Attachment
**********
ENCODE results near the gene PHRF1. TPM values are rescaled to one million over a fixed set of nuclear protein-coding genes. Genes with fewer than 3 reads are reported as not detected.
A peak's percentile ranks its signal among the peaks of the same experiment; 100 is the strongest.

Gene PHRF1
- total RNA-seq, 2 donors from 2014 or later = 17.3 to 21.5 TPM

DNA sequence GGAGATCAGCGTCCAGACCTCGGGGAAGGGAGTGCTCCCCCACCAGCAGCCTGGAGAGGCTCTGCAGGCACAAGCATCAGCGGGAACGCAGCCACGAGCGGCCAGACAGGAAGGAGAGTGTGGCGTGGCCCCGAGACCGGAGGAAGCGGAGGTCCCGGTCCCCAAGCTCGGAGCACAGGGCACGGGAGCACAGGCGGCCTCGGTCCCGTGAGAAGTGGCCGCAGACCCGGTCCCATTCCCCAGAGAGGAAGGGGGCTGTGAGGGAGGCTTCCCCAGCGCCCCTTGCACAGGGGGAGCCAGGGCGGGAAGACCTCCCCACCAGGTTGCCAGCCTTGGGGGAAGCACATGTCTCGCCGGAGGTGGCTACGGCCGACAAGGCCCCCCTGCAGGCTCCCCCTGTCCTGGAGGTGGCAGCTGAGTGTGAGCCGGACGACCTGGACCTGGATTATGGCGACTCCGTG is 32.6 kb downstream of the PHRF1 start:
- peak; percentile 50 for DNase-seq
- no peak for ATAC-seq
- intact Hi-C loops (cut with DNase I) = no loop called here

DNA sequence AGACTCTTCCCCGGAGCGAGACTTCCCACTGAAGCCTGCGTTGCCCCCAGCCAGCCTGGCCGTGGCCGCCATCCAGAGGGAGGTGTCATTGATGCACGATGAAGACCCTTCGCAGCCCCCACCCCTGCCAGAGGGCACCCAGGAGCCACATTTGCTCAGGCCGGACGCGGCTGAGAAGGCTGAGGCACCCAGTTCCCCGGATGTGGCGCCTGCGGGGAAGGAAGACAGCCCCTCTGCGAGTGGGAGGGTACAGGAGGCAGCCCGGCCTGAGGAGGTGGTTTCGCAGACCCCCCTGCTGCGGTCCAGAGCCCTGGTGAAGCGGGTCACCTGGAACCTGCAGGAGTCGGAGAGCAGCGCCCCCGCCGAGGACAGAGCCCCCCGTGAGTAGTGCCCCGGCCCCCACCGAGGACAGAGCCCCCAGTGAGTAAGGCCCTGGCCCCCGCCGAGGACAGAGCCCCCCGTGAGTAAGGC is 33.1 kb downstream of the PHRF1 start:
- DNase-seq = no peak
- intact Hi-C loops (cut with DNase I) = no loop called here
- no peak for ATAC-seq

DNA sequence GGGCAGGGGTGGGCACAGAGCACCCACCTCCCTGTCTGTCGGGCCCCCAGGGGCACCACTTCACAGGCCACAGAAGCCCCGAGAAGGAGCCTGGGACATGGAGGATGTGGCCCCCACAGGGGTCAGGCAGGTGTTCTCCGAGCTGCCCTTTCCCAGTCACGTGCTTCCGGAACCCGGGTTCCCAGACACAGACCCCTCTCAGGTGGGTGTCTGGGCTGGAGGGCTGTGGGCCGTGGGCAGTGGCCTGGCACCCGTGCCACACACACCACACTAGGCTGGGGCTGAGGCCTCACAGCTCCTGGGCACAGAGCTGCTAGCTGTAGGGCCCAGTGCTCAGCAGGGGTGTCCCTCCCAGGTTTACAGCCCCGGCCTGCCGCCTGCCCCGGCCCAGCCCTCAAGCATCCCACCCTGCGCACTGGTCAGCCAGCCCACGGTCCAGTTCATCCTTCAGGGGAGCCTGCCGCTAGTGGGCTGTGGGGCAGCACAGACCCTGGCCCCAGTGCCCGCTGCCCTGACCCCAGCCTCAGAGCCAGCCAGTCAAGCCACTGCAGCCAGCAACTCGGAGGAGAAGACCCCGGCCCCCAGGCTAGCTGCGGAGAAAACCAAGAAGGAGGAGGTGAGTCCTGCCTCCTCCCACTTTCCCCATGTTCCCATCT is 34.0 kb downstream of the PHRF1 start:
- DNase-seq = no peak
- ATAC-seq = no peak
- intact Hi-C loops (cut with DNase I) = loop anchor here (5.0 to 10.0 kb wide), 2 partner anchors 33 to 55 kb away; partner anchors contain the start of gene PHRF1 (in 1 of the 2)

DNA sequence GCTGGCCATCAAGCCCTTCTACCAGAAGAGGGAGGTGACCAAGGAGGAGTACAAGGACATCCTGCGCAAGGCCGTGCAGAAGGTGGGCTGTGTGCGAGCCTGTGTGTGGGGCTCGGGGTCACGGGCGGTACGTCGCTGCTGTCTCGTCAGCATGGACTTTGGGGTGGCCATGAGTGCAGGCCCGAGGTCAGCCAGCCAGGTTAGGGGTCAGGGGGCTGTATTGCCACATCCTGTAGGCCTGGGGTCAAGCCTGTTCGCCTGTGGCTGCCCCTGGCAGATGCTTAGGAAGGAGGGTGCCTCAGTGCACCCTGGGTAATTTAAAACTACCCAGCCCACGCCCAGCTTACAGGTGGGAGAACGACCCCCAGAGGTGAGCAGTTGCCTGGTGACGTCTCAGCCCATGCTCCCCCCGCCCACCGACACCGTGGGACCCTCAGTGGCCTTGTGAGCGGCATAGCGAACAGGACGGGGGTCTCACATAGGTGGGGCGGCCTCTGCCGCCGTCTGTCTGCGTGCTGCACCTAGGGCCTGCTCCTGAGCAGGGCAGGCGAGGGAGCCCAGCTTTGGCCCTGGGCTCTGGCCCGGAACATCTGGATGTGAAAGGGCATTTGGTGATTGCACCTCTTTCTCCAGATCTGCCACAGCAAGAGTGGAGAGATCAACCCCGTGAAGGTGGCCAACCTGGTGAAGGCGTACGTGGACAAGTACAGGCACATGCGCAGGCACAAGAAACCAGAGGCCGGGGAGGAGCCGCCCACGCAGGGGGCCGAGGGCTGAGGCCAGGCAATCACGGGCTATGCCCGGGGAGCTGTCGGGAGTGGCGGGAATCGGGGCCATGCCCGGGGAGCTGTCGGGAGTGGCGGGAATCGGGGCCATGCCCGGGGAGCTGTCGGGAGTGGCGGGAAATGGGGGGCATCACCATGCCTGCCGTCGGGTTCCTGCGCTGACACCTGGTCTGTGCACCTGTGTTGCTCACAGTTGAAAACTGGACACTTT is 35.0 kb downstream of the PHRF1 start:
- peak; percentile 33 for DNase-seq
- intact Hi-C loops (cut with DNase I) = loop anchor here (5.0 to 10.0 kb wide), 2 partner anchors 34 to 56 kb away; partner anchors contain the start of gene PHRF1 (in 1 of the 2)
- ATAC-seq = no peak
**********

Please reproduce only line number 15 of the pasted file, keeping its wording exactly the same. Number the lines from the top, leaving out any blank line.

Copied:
- ATAC-seq = no peak